Monday, March 15, 2010

Free Stuff!

Who doesn't like free stuff? Celebrities apparently get it all the time -- sunglasses, clothing, cell phones ... But am I weird for getting excited about free groceries?

I recently wrote about the 5-kilogram bucket of yogurt we get every few weeks from one of my husband's workers, but it dawned on me the other day that we are constantly receiving free food items, and in huge quantities at that. And I love it!

Turkey is a country that loves its domestic agricultural products, and there is plenty of everything. Add to that the country's culture of sharing, and you've got free food. My husband recently returned from a project in Anamur, a city famous for its bananas. Guess what he brought home with him?

But my husband is from a large family, and is used to seeing things in large quantities. So he didn't just bring back bananas, he brought home five kilograms of bananas!

I've gotten tea from Saudi Arabia; and pul biber (Turkish paprika) from Mardin. And it's always been in huge quantities. Every year, the family orders one hundred kilograms of honey from somewhere in eastern Turkey, and distributes it among the siblings. There are only six siblings. You do the math.

One year, my husband's brothers decided to plant peanuts on a random strip of land they had somewhere outside the city. I knew nothing of this until one day my husband came home with a potato-sack-sized bag of peanuts, and plonked it down in the middle of our kitchen floor! Needless to say, I wasn't exactly overjoyed. What the heck would I do with 50 pounds of peanuts?

I admit that the peanuts were more a source of stress than joy over the course of that year. Every so often I'd shell a few until my thumbs developed blisters (I never got more than a small bowlful at a time) and we'd roast them in the oven as a snack. I made peanut butter, otherwise unavailable here (the sweetened version they sell in the supermarkets doesn't count!). And from the peanut butter, I made peanut butter cookies.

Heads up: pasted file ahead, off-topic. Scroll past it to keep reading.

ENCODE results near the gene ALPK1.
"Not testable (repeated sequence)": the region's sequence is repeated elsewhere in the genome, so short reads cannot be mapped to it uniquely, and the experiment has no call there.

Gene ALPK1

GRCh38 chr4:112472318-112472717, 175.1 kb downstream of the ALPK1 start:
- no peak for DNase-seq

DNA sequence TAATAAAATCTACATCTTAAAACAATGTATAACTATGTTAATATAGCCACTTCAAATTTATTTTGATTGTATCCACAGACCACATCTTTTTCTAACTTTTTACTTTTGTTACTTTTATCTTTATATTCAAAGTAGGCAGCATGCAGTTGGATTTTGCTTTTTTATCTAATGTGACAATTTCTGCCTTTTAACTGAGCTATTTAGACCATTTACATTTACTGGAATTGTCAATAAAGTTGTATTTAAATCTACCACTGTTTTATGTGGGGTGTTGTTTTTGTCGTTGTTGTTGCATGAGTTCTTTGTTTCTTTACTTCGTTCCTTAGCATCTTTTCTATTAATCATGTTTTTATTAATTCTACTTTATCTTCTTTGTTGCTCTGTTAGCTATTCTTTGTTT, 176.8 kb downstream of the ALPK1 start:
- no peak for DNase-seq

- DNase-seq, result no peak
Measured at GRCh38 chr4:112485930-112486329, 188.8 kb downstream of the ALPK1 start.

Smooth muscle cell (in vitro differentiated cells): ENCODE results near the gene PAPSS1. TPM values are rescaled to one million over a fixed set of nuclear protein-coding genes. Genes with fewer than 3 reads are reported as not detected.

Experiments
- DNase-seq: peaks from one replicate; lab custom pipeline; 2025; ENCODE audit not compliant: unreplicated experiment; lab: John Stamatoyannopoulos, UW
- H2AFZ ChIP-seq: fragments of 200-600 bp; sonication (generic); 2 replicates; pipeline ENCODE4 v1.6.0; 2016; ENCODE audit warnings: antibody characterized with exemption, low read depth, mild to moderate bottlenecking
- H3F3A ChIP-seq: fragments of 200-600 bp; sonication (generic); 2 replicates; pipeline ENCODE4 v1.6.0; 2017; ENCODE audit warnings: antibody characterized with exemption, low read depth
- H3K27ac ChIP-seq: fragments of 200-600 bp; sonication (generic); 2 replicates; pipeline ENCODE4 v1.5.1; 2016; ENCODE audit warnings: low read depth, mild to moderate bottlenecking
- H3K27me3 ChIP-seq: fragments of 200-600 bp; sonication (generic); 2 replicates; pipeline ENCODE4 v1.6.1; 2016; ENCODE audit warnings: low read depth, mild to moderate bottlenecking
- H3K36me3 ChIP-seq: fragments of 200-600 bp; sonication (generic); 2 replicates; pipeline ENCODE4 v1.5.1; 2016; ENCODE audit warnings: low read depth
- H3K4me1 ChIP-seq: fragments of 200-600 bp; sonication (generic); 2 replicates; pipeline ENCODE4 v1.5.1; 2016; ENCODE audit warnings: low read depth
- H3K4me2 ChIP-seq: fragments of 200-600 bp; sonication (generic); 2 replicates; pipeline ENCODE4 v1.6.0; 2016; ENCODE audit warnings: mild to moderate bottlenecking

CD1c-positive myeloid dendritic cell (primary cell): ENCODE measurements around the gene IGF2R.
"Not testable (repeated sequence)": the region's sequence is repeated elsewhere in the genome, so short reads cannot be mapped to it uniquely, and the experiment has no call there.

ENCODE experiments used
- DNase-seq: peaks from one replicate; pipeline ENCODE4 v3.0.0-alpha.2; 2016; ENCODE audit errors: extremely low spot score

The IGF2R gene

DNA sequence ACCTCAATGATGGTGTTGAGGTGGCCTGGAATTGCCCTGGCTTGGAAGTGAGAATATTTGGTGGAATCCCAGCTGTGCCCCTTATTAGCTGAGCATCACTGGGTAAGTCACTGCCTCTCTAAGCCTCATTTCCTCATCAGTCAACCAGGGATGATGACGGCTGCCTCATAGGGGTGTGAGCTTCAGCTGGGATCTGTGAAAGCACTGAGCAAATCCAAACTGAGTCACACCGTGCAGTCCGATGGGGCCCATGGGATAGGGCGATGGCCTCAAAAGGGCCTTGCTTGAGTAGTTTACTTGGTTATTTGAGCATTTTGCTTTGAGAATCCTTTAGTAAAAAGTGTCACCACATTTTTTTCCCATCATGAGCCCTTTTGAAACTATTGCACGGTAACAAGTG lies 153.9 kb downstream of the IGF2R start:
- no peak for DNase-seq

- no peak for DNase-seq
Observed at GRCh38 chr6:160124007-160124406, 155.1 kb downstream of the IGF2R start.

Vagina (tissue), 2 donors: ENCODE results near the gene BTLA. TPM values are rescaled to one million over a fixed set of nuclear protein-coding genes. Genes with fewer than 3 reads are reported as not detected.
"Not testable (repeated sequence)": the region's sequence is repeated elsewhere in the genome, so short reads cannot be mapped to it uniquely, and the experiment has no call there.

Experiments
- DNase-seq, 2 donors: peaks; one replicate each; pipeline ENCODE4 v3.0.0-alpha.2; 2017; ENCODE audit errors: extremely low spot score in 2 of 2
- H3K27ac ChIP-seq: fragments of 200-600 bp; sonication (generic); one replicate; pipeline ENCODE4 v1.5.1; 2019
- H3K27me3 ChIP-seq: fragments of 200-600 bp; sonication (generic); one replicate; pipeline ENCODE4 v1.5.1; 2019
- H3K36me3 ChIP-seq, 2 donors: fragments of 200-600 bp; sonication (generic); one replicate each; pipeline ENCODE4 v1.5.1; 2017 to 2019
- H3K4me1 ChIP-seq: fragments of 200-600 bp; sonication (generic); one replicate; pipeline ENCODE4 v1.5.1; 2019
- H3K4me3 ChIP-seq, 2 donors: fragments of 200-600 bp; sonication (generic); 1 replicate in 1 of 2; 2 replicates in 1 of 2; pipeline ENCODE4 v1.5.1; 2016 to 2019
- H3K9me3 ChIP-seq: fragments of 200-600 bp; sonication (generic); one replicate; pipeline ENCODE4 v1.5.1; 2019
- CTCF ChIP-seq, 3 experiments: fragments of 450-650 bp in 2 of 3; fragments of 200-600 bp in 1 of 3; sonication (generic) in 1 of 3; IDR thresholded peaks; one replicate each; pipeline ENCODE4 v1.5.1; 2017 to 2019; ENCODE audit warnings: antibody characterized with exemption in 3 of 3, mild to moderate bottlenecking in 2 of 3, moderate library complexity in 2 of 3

It took me a while, but I've finally figured out that you've got to embrace what you've got when you've got it. Back in Toronto, I'd buy a few oranges and other pieces of fruit for the fruit bowl each week, and enjoy a couple of different fruits each day; at the end of the week, I'd buy more. But when your mother-in-law gives you 20 kilograms of oranges, grapefruit and lemons, you've got to consume them quickly, or they go bad. And nothing feels worse like knowing you've let good food spoil and go to waste. And so it's freshly squeezed grapefruit juice every morning, and a few oranges for an evening snack each night, and lemon juice on every salad; it's orange cake and candied grapefruit peel.

In the winter, it's citrus; in summer, it's figs. You can never have too many of those. Once a year it's olives and olive oil; every autumn it's pecans -- whole, unshelled, raw. As each crop is harvested, a huge portion is doled out to each sibling, friend, or neighbour. I now look forward to each season and what it will bring to my kitchen; and then, for a few weeks, we feast on a certain food, knowing it'll be another year until we see it again.

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